10685Re: [PanoToolsNG] Re: Chromatic Aberration on fisheye lenses images (comparative test)
- Jul 2, 2007http://tinyurl.com/2zzjsl
Based on other experiment that you may replicate, I have proposed
some additional conjectures on the same subject.
Le 1 juil. 07 à 20:03, Rik Littlefield a écrit :
> --- In PanoToolsNG@yahoogroups.com, "Serge Maandag (yahoo)"[Non-text portions of this message have been removed]
> <yahoo@...> wrote:
> > > Six different fisheye lenses have been subjected
> > > to a comparative test in order to assess
> > > their respective propensity to TCA.
> > > The influence of light illumination spectrum
> > > on TCA has also been studied.
> > >
> > > You may read the report here:
> > > http://tinyurl.com/32jjdz
> > That's a weird result...
> > You would expect the blue abberation to be more pronounced
> > under light that simply contains a bigger part of the
> > blue spectrum. But not that the light source would
> > change the scaling of the abberation.
> The thing to remember is that the aberration depends on wavelength,
> not just on "red" versus "green" versus "blue".
> Two different wavelengths may both record only in the "blue" channel,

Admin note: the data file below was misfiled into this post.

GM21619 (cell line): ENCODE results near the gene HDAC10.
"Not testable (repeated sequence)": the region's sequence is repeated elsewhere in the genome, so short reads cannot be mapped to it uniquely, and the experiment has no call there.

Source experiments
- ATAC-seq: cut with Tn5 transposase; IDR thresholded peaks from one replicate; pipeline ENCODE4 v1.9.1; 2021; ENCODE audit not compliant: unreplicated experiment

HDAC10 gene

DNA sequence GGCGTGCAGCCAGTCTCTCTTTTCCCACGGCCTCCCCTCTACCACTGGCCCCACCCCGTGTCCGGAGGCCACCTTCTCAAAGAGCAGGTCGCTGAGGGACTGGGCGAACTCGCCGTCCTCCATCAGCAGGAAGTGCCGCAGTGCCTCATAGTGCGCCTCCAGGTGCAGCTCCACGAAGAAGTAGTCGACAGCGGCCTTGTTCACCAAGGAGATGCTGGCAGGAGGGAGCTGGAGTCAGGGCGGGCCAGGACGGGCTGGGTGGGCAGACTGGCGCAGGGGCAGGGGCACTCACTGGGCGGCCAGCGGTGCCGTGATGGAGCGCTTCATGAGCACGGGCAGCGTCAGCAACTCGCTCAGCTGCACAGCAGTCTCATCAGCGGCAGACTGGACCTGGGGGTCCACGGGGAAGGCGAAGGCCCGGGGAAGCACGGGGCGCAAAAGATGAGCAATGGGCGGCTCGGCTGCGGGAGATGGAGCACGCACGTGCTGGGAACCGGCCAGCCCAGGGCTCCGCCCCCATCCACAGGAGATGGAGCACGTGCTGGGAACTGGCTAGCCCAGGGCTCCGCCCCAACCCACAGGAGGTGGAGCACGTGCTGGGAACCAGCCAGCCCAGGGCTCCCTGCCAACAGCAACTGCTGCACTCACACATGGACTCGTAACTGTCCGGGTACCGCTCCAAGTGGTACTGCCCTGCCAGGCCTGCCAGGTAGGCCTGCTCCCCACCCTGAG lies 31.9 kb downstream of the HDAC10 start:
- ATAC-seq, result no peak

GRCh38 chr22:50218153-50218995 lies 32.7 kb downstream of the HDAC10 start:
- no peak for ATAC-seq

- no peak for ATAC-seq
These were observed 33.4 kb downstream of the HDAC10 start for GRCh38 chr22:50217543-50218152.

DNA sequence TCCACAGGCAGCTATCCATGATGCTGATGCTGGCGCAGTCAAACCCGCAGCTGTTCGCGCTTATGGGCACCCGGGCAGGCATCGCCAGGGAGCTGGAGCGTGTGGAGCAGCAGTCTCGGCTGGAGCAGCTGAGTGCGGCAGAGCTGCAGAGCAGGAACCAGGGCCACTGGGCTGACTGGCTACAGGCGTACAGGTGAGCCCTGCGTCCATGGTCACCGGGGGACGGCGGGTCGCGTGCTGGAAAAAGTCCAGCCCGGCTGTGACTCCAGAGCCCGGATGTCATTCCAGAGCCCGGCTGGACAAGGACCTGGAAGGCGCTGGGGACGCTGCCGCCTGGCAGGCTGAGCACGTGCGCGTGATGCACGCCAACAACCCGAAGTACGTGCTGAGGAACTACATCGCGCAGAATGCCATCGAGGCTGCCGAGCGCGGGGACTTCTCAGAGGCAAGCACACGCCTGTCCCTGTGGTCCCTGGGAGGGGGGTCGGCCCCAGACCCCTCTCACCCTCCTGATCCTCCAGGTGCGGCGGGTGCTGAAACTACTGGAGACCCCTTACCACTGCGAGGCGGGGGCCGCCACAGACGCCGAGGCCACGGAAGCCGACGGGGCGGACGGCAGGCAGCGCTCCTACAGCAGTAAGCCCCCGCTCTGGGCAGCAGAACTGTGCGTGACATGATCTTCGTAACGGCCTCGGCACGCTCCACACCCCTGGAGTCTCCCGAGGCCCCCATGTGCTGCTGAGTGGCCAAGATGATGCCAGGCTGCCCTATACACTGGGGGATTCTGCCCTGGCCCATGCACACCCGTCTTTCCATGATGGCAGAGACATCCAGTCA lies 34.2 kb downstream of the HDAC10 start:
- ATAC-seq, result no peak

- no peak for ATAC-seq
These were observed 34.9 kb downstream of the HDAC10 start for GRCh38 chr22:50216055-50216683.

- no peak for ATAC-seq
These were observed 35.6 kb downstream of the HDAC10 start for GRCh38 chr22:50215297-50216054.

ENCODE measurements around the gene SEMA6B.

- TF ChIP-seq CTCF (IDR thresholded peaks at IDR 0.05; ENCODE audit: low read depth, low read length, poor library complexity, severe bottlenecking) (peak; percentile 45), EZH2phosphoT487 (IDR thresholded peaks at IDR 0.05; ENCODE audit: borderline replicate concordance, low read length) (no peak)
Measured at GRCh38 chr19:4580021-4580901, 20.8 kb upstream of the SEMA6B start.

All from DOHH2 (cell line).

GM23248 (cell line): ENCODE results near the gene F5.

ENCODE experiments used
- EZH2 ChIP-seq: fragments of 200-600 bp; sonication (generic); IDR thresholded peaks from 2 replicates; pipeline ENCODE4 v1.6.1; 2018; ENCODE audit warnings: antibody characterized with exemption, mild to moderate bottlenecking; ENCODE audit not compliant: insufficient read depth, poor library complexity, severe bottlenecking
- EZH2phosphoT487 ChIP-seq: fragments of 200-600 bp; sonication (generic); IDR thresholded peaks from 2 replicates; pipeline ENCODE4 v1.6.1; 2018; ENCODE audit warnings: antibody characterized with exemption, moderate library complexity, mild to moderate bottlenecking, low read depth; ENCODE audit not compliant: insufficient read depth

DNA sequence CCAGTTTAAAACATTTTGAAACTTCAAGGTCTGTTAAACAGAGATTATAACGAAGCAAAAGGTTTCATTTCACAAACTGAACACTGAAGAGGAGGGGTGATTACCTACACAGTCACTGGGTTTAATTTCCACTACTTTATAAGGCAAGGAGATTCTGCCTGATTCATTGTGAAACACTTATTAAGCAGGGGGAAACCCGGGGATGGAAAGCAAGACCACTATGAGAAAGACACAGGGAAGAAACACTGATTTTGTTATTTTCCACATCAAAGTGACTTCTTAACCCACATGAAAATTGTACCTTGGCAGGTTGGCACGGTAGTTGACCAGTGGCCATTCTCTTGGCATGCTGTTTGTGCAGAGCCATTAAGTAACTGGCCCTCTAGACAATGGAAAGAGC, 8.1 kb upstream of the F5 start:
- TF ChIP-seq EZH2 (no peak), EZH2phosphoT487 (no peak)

> but nonetheless be shifted by different amounts.
> What gets recorded in the "blue" channel is a kind of weighted
> average of the shifts over all of the different "blue" wavelengths
> that were present in the illumination.
> If the different light sources have different proportions of various
> wavelengths in the "blue" band, then those sources will show
> different TCA.
> In summary, it is the detailed shape of the spectrum -- where are the
> peaks and valleys? -- that cause TCA to be different for different
> light sources.
> The phenomenon called "metamerism" is due to a similar cause. Much
> info about that can be found by googling. A good place to start is
> to Google "define: metamerism" and to read
> http://en.wikipedia.org/wiki/Metamerism_(color) .
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